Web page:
The White House has long urged IT makers to voluntarily bake cyber protections into their products but is becoming more aggressive by mandating that system makers at large companies build in security by design.
A new, muscular government regulation awaits President Biden’s approval of a two-part strategy that not only aims to regulate built-in security by private industry but also endorses a policy to aggressively counter-hack cyber adversaries should the nation’s networks or businesses be attacked.
U.S. Goes on the Offensive
That part of the strategy first surfaced more than three years ago when Gen. Paul Nakasone, who heads the National Security Agency and the U.S Cyber Command, announced the U.S. under certain circumstances would go on the offensive to preempt cyberattacks by foreign governments and operatives.
The impetus for the first part of Washington’s security strategy appears to be the SolarWinds supply chain hack in which dozens of managed security providers (MSPs) were compromised to get to larger targets. These targets included government agencies and large businesses, the Kaseya ransomware hack that deployed similar tactics and the Colonial Pipeline critical infrastructure ransomware event.
Those events sparked a wave of new legislation to require critical infrastructure owners and operators to report ransomware events and payments within a 48-hour window or face fines and penalties. Similar but unpassed bills suggested the same apply to private industry.
National Cybersecurity Strategy Outlined
The 35-page document, entitled National Cybersecurity Strategy, first viewed and reported by Slate, details plans to:
- Set mandatory regulations to secure systems in the design process on a wide swath of American industries, rather than urging them to do so
- Engage U.S. defense, intelligence, law enforcement and private industry to reactively — or even proactively — hack back into the servers and networks of adversarial governments as a consequence of attacking American digital machinery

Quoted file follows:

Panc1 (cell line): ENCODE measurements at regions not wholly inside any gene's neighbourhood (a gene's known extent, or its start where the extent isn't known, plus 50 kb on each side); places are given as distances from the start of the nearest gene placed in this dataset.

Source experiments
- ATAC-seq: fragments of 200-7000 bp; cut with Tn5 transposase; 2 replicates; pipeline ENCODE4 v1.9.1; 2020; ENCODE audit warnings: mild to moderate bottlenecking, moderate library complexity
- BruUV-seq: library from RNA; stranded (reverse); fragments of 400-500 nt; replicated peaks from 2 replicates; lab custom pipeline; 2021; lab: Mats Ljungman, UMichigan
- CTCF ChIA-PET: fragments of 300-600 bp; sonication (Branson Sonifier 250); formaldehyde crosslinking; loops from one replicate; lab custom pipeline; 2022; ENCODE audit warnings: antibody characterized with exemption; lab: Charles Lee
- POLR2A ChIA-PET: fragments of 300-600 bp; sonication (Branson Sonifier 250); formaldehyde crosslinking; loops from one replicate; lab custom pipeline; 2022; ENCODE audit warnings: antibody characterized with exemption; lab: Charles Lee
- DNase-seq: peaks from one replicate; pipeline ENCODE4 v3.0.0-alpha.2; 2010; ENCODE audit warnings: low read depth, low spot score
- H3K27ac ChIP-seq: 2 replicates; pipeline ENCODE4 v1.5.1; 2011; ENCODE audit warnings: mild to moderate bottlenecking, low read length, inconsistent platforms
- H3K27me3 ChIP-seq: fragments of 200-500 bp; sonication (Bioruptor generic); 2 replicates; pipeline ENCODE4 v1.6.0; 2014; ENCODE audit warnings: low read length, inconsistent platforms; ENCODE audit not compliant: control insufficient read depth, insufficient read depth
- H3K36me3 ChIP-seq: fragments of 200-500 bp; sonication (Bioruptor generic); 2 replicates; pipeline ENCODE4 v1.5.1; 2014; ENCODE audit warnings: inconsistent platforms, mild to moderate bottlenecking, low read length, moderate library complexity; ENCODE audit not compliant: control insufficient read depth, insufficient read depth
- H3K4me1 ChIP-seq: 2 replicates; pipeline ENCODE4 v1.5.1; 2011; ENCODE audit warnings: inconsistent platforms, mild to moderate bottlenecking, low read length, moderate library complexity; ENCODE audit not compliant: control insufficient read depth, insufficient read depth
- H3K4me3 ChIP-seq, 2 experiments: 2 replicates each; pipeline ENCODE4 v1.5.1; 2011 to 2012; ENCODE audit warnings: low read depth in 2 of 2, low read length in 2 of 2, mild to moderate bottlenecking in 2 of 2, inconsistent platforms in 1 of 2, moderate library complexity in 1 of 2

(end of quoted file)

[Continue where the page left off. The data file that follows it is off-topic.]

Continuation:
“Our goal is to make malicious actors incapable of mounting sustained cyber-enabled campaigns that would threaten the national security or public safety of the United States,” the document states in the draft viewed by Slate. White House officials have stressed that the document is a draft and could change, Slate said.
Federal authorities appear to recognize that asking companies to voluntarily incorporate security into system builds by adhering to certain guidelines has failed to rebuff hackers. Moreover, adopting a solely defensive posture to protect the nation’s computer assets from attacks is not enough.
Camille Stewart Gloster, the deputy national cyber director for technology and ecosystem security, in remarks at a CyberScoop event on February 22, 2023, said the strategy seeks to “re-architect our digital ecosystem” so “that we are creating future resilience."
By “shifting the burden” from smaller companies to larger organizations that can “build in security by design” can boost the nation’s cyber posture, Stewart Gloster said.